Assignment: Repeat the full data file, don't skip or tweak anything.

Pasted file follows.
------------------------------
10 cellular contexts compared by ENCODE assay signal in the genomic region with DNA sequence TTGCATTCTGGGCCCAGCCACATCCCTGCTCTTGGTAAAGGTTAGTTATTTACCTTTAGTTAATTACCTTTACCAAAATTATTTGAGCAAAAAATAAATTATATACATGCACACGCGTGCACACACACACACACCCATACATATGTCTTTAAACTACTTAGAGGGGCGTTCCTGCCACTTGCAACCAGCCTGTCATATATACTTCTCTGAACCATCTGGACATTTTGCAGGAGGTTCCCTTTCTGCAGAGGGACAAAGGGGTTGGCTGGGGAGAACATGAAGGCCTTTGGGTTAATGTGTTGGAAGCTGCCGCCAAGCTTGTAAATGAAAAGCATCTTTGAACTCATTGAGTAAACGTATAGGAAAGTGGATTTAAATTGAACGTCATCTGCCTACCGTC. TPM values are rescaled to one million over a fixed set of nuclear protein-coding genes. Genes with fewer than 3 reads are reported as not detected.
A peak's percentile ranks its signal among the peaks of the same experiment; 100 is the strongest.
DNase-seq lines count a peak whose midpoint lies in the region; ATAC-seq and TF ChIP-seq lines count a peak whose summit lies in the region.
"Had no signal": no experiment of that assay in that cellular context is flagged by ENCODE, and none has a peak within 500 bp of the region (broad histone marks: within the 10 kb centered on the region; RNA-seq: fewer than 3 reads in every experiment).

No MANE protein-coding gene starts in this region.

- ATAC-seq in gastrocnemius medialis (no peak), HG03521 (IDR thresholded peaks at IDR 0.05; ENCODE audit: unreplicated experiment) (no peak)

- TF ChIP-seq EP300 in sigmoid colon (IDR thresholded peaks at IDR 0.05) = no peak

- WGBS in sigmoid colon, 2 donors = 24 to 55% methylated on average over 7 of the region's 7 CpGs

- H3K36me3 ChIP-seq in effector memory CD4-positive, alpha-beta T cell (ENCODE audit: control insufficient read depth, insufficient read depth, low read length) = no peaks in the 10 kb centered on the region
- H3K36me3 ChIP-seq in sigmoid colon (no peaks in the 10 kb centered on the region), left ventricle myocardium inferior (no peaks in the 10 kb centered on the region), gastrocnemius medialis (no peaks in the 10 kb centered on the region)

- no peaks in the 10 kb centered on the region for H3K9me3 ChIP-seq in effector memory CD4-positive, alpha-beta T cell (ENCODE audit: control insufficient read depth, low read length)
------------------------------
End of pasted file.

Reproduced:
10 cellular contexts compared by ENCODE assay signal in the genomic region with DNA sequence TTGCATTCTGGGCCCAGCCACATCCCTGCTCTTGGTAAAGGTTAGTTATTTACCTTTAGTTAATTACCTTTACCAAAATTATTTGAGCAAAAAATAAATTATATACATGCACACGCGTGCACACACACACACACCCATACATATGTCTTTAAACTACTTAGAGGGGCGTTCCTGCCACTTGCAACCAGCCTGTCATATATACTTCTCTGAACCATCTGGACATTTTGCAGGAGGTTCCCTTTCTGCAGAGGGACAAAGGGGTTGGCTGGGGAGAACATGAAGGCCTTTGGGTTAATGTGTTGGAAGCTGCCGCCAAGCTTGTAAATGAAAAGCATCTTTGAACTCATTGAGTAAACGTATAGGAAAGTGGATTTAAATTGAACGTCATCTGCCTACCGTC. TPM values are rescaled to one million over a fixed set of nuclear protein-coding genes. Genes with fewer than 3 reads are reported as not detected.
A peak's percentile ranks its signal among the peaks of the same experiment; 100 is the strongest.
DNase-seq lines count a peak whose midpoint lies in the region; ATAC-seq and TF ChIP-seq lines count a peak whose summit lies in the region.
"Had no signal": no experiment of that assay in that cellular context is flagged by ENCODE, and none has a peak within 500 bp of the region (broad histone marks: within the 10 kb centered on the region; RNA-seq: fewer than 3 reads in every experiment).

No MANE protein-coding gene starts in this region.

- ATAC-seq in gastrocnemius medialis (no peak), HG03521 (IDR thresholded peaks at IDR 0.05; ENCODE audit: unreplicated experiment) (no peak)

- TF ChIP-seq EP300 in sigmoid colon (IDR thresholded peaks at IDR 0.05) = no peak

- WGBS in sigmoid colon, 2 donors = 24 to 55% methylated on average over 7 of the region's 7 CpGs

- H3K36me3 ChIP-seq in effector memory CD4-positive, alpha-beta T cell (ENCODE audit: control insufficient read depth, insufficient read depth, low read length) = no peaks in the 10 kb centered on the region
- H3K36me3 ChIP-seq in sigmoid colon (no peaks in the 10 kb centered on the region), left ventricle myocardium inferior (no peaks in the 10 kb centered on the region), gastrocnemius medialis (no peaks in the 10 kb centered on the region)

- no peaks in the 10 kb centered on the region for H3K9me3 ChIP-seq in effector memory CD4-positive, alpha-beta T cell (ENCODE audit: control insufficient read depth, low read length)